Gersh Agency Signs Deal With The WGA; New Franchise Agreement Extends Sunset Date – Update

By Nellie Andreeva, David Robb

UPDATED with details, full text of agreement: A major development in the standoff between the WGA and the agencies: Gersh has become the first major full-service talent agency to sign a franchise agreement with the WGA. It will immediately resume representation of writers.

The agreement comes after months of negotiations between Gersh and the guild. It is one of two major members of the Association of Talent Agents, along with Paradigm, that have been rumored to be in discussions with the WGA.

Gersh is the latest ATA member to break ranks and sign the guild’s new franchise agreement. The other four association members to sign make WGA deals are Buchwald, which also is a full-service agency; literary boutiques the Rothman Brecher Ehrich Livingston agency and the Kaplan Stahler Agency; and Pantheon. Non-ATA member Verve, also lit-focused, was the first mid-size agency to reach an agreement with the WGA last May.

“Writers are vital to our industry, and Gersh has a long and proud history representing them,” said Gersh co-presidents David and Bob Gersh. “We are deeply committed to our writers and their interests, and appreciate their patience. We enthusiastically look forward to resuming our work on their behalf.”

In a message to their writer clients, they said: “Thank you for your patience. Gersh has represented writers for over 70 years, helping to build and nurture some of the industry’s top literary talent. We are deeply committed to you and your interests and are eager to resume our work on your behalf.”

In a communique to members, the WGA’s agency negotiating committee said that prior to the dispute, Gersh represented more than 500 WGA members, “and as of today, the agency may represent WGA members for covered writing services again.” The guild added that “Our goal remains to move the negotiation process forward with the remaining unsigned agencies. We will keep you updated as progress is made.”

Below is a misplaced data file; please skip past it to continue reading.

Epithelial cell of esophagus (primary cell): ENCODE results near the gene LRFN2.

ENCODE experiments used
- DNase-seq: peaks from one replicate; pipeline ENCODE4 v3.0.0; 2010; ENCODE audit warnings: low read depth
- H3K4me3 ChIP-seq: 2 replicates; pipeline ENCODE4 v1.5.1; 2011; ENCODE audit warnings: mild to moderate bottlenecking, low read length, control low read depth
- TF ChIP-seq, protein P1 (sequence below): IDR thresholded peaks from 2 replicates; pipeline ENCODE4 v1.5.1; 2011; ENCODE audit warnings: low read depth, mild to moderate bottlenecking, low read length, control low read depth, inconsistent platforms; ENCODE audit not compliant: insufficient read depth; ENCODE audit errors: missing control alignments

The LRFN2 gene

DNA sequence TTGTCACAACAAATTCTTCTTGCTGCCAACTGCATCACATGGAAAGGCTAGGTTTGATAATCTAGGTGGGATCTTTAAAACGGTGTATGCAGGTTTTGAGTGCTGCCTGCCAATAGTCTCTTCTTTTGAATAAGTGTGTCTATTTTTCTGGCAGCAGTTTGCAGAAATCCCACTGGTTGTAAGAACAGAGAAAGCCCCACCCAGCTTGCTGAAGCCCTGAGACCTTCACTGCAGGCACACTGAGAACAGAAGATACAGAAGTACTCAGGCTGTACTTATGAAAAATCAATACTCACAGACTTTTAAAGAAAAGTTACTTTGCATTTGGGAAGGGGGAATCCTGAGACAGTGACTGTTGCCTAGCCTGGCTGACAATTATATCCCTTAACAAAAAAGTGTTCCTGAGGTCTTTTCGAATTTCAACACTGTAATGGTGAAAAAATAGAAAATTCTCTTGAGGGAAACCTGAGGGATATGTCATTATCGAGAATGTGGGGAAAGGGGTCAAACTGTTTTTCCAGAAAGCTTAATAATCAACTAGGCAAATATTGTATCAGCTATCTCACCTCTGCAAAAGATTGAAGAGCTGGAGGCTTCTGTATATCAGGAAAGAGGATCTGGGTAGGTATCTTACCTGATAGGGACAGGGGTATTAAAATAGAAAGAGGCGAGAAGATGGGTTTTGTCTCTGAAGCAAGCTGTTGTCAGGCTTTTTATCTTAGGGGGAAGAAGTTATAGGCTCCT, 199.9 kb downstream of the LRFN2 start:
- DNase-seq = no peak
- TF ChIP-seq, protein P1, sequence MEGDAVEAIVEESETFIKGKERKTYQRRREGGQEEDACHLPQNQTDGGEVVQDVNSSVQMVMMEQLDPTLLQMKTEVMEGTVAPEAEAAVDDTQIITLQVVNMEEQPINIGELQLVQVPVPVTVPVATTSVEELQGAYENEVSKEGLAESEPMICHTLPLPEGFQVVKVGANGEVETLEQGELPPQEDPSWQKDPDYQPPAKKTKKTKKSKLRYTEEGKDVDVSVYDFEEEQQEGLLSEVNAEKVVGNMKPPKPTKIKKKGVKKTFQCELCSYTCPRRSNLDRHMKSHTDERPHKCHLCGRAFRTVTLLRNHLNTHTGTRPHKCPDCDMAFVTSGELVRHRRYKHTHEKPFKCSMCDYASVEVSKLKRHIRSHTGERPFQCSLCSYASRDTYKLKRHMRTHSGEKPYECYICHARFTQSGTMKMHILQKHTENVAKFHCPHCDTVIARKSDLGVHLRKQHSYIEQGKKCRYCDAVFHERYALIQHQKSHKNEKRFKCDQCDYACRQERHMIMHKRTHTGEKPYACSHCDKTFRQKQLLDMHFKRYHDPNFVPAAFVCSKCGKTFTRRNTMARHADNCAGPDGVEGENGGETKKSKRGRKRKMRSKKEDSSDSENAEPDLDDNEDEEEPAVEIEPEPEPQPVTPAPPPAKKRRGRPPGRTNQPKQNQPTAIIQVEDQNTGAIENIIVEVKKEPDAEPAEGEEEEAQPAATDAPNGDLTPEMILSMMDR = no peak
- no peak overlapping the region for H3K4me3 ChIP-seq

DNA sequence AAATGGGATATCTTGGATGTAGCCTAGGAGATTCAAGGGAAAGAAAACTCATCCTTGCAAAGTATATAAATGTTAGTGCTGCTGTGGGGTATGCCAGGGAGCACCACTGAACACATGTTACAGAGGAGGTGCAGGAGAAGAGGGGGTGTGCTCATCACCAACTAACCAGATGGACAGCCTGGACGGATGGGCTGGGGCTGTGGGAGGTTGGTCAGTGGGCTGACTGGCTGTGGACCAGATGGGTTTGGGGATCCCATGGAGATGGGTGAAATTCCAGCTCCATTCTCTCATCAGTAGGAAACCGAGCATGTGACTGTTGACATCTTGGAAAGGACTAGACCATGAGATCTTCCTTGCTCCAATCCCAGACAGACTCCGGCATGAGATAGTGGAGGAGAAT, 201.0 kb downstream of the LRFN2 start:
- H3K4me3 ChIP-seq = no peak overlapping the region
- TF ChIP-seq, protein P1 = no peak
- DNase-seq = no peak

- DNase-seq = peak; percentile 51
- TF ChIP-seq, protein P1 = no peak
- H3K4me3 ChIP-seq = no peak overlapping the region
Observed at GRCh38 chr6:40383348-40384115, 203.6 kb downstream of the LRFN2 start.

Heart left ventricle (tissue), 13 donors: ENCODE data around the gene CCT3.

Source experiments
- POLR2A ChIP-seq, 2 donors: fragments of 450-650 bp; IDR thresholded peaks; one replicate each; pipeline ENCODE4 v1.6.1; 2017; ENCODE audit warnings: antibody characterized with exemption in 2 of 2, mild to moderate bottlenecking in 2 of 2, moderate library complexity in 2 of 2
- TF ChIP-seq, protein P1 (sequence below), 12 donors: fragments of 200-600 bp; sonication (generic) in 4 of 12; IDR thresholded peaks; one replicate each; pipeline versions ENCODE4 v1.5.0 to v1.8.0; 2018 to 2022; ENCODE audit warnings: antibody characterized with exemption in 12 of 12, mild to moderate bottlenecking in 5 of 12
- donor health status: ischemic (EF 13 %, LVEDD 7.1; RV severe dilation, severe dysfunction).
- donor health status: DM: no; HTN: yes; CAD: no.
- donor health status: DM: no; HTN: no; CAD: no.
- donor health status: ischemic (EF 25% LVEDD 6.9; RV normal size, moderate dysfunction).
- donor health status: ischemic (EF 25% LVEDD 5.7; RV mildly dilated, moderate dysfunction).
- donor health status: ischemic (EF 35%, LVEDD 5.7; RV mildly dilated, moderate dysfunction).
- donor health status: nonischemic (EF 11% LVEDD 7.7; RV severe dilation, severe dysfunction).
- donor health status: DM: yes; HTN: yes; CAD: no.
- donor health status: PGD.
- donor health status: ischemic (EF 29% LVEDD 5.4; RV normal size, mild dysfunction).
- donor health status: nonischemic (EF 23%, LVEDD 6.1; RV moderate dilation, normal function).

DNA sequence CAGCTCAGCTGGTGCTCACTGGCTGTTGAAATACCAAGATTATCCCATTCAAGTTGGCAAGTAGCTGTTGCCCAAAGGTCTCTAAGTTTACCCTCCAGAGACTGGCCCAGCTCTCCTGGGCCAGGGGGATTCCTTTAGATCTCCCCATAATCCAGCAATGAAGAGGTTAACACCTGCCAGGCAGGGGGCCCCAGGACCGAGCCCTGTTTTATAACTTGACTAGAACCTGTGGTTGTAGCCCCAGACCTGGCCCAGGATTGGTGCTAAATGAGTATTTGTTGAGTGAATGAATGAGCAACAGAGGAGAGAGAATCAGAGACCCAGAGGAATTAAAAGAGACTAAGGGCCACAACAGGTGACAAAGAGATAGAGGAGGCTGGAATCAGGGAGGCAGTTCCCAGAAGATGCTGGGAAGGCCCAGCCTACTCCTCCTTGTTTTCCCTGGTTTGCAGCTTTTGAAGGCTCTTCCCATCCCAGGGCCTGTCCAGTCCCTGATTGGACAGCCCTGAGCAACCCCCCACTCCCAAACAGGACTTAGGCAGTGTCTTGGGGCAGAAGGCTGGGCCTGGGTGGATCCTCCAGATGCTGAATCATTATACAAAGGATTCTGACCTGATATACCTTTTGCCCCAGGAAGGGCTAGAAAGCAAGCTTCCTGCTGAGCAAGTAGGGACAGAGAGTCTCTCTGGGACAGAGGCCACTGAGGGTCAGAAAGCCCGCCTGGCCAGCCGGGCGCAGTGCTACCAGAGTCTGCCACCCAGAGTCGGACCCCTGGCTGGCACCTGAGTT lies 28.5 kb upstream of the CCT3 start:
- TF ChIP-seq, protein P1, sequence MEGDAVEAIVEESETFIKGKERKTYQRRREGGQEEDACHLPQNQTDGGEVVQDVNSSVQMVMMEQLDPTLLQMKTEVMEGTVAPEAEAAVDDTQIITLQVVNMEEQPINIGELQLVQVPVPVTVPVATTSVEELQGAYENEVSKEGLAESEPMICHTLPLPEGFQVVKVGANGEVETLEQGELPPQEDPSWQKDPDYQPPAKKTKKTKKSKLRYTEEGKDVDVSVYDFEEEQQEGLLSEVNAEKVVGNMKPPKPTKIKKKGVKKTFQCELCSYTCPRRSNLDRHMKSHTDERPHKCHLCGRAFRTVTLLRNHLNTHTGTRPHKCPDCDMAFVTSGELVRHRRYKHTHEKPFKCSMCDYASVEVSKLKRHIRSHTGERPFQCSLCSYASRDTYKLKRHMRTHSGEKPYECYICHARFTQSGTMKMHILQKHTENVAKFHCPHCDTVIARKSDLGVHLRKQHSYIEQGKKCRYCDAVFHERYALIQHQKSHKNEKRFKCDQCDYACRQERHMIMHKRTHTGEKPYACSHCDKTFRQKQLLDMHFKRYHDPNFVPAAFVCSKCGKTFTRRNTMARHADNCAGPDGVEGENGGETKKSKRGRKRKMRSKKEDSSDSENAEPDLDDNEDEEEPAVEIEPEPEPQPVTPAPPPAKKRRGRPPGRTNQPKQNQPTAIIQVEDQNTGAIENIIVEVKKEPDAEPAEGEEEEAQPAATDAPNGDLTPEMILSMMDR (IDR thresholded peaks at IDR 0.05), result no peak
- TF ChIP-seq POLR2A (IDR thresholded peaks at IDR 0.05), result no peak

The new agreement is similar to the one signed in November by Rothman Brecher, but with several amendments that the guild says any franchised agency can adopt to remain competitive with those agencies that refuse to sign.

Under the new modified agreement (read it in full here; redlines reflect changes made to the Rothman Brecher agreement), packaging fees by franchised agencies will now be allowed until July 15, 2021, and even longer if two of the Big 4 agencies don’t cave and accept the guild’s terms. Under the Rothman Brecher deal, the sunset date had been January 22, 2021. To date, WME, CAA, UTA, and ICM Partners have shown no indication they are going to sign.

The new agreement states that “In the event that on July 15, 2021, the WGA has not concluded a franchise agreement with, or otherwise prohibited by court order or other legal means the receipt of packaging fees (as they are currently named, but to include any fee, regardless of label, paid by a production company or studio directly to an agency) based on the representation of writer clients by, two of the four major agency competitors of Gersh (i.e., WME, CAA, UTA and ICM), WGA will extend the ‘sunset’ date under this section to ensure that Gersh is not placed at a competitive disadvantage with such competitor agencies.”

Gersh’s agreement had been expected to include provisions similar to the ones introduced in the Rothman Brecher Ehrich Livingston deal, which allows small- and mid-size agencies who sign it to continue packaging for the foreseeable future, until two of the Big Four agencies sign deals with the guild, as well as partial ownership in affiliated production entities.

Like with all other agencies that have made pacts with the WGA, any favorable terms made by others down the road would be applicable to Gersh, too.

The ATA in response to today’s news rereleased a statement it made in November after Rothman Brecher signed with the guild.

“Writers who agree with the WGA leadership are of course free to join the agencies that have signed with WGA, and writers who care most about other issues should be free to join agencies that offer services that meet their needs,” it said at the time. “There is no reason for WGA to continue to restrict the freedom of writers. Writers should be able to decide which issues are most important to them and then freely decide which agent to hire.”

The WGA and the ATA have been at loggerheads since last April, when the guild ordered all of its members to fire their agents who refuse to sign a Code of Conduct that banned packaging fees and agency affiliations with corporately related production entities. Since then, the guild has modified its franchise agreement.

None of the major packaging agencies have signed, however, and the guild is currently locked in a legal battle with WME, CAA and UTA over packaging fees.

The WGA and the ATA haven’t met at the bargaining table since June 7.

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